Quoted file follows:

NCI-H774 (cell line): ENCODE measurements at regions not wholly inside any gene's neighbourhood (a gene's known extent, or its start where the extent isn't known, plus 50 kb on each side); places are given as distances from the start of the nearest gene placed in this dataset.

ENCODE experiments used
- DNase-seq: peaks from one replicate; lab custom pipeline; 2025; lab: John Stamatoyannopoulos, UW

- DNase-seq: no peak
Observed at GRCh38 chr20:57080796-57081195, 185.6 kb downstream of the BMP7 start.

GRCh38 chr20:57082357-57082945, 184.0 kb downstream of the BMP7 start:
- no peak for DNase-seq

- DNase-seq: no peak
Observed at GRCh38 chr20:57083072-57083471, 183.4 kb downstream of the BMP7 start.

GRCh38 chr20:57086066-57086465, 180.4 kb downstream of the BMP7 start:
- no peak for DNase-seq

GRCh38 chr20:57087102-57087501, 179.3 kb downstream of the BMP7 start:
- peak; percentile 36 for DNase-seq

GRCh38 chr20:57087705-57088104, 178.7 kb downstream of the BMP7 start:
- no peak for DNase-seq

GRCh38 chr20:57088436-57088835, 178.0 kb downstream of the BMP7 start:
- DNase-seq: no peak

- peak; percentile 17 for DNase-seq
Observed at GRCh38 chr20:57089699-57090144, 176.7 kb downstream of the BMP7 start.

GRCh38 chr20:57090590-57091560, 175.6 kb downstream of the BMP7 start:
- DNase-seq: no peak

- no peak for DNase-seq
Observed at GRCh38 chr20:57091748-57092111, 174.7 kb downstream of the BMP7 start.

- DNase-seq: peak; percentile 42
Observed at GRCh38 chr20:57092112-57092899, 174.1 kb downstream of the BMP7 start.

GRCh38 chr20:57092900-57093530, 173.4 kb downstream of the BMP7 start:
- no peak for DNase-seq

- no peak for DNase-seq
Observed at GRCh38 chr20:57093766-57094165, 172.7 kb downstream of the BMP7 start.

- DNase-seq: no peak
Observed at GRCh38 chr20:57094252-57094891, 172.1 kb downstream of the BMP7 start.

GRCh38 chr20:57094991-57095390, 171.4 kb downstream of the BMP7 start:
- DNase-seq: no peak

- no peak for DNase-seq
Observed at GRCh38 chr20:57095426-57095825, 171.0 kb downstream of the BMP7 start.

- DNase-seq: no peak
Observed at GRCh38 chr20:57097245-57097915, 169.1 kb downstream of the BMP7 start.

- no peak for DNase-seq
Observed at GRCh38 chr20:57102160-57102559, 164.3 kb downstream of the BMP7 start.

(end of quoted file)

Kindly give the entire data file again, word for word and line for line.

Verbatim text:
NCI-H774 (cell line): ENCODE measurements at regions not wholly inside any gene's neighbourhood (a gene's known extent, or its start where the extent isn't known, plus 50 kb on each side); places are given as distances from the start of the nearest gene placed in this dataset.

ENCODE experiments used
- DNase-seq: peaks from one replicate; lab custom pipeline; 2025; lab: John Stamatoyannopoulos, UW

- DNase-seq: no peak
Observed at GRCh38 chr20:57080796-57081195, 185.6 kb downstream of the BMP7 start.

GRCh38 chr20:57082357-57082945, 184.0 kb downstream of the BMP7 start:
- no peak for DNase-seq

- DNase-seq: no peak
Observed at GRCh38 chr20:57083072-57083471, 183.4 kb downstream of the BMP7 start.

GRCh38 chr20:57086066-57086465, 180.4 kb downstream of the BMP7 start:
- no peak for DNase-seq

GRCh38 chr20:57087102-57087501, 179.3 kb downstream of the BMP7 start:
- peak; percentile 36 for DNase-seq

GRCh38 chr20:57087705-57088104, 178.7 kb downstream of the BMP7 start:
- no peak for DNase-seq

GRCh38 chr20:57088436-57088835, 178.0 kb downstream of the BMP7 start:
- DNase-seq: no peak

- peak; percentile 17 for DNase-seq
Observed at GRCh38 chr20:57089699-57090144, 176.7 kb downstream of the BMP7 start.

GRCh38 chr20:57090590-57091560, 175.6 kb downstream of the BMP7 start:
- DNase-seq: no peak

- no peak for DNase-seq
Observed at GRCh38 chr20:57091748-57092111, 174.7 kb downstream of the BMP7 start.

- DNase-seq: peak; percentile 42
Observed at GRCh38 chr20:57092112-57092899, 174.1 kb downstream of the BMP7 start.

GRCh38 chr20:57092900-57093530, 173.4 kb downstream of the BMP7 start:
- no peak for DNase-seq

- no peak for DNase-seq
Observed at GRCh38 chr20:57093766-57094165, 172.7 kb downstream of the BMP7 start.

- DNase-seq: no peak
Observed at GRCh38 chr20:57094252-57094891, 172.1 kb downstream of the BMP7 start.

GRCh38 chr20:57094991-57095390, 171.4 kb downstream of the BMP7 start:
- DNase-seq: no peak

- no peak for DNase-seq
Observed at GRCh38 chr20:57095426-57095825, 171.0 kb downstream of the BMP7 start.

- DNase-seq: no peak
Observed at GRCh38 chr20:57097245-57097915, 169.1 kb downstream of the BMP7 start.

- no peak for DNase-seq
Observed at GRCh38 chr20:57102160-57102559, 164.3 kb downstream of the BMP7 start.